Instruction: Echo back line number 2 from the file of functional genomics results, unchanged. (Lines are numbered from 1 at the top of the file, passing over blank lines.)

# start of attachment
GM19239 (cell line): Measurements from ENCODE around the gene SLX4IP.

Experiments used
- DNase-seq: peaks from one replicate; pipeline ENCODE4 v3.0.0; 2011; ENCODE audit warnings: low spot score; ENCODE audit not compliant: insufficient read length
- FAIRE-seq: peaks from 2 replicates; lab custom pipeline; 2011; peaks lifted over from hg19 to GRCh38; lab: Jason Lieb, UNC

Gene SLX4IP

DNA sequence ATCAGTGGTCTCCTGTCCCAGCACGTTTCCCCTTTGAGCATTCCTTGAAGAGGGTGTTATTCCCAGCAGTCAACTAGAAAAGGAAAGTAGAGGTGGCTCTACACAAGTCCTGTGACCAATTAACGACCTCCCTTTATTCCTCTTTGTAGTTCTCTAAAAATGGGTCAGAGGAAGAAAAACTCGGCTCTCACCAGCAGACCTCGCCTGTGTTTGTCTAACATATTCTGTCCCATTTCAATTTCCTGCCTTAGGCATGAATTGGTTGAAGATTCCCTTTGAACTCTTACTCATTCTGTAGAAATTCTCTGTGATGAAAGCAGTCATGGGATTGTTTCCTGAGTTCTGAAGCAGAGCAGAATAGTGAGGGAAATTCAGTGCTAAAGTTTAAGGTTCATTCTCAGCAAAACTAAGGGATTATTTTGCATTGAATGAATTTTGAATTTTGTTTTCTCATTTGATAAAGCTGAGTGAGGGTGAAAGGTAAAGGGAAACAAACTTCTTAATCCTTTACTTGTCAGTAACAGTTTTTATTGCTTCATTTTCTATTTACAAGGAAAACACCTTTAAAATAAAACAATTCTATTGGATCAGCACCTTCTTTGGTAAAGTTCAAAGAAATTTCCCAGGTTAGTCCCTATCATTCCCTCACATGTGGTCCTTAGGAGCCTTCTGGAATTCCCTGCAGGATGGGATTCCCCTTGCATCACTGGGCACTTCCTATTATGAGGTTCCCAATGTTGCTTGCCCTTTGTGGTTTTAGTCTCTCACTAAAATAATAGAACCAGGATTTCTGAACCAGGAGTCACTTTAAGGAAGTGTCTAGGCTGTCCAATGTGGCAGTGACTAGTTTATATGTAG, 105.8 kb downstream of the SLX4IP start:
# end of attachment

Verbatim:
Experiments used